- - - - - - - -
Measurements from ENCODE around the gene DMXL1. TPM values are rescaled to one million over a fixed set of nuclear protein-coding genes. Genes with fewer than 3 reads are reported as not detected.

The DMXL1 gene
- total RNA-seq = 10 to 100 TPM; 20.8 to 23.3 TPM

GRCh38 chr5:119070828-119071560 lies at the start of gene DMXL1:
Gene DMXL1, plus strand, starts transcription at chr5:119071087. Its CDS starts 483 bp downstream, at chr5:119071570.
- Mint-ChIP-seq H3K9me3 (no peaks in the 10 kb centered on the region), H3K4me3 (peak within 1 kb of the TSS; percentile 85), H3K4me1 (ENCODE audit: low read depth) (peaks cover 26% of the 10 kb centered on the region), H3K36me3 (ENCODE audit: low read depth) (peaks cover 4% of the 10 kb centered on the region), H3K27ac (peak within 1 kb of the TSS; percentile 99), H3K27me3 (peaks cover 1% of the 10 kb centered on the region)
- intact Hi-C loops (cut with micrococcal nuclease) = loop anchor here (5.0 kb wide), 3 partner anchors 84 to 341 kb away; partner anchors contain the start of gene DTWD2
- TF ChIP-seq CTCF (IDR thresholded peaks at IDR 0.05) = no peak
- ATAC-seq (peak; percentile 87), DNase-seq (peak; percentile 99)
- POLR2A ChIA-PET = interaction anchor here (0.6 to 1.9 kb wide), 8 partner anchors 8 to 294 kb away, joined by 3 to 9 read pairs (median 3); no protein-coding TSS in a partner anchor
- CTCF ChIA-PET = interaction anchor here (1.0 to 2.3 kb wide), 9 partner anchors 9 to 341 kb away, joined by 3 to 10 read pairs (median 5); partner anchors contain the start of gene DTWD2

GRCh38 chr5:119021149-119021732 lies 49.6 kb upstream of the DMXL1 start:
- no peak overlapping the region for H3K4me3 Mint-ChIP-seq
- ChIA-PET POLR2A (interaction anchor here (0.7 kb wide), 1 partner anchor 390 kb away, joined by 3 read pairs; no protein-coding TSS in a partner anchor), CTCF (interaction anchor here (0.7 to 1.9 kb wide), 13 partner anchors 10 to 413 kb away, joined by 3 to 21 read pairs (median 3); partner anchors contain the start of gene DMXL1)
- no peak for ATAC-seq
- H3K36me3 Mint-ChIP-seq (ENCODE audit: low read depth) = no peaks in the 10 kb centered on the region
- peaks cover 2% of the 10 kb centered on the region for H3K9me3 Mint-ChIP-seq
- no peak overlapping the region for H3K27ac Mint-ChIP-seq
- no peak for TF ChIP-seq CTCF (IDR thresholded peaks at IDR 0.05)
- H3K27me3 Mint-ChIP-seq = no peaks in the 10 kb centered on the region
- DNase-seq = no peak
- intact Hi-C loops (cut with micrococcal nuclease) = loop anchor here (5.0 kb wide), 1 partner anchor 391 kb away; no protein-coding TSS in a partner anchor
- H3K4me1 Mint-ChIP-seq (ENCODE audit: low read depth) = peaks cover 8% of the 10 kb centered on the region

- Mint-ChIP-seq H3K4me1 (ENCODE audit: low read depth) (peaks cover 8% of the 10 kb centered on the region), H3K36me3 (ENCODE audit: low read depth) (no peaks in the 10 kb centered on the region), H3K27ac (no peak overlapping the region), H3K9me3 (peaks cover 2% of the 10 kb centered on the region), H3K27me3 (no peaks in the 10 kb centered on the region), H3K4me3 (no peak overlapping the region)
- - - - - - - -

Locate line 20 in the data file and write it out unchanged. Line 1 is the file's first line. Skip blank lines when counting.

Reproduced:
- H3K27me3 Mint-ChIP-seq = no peaks in the 10 kb centered on the region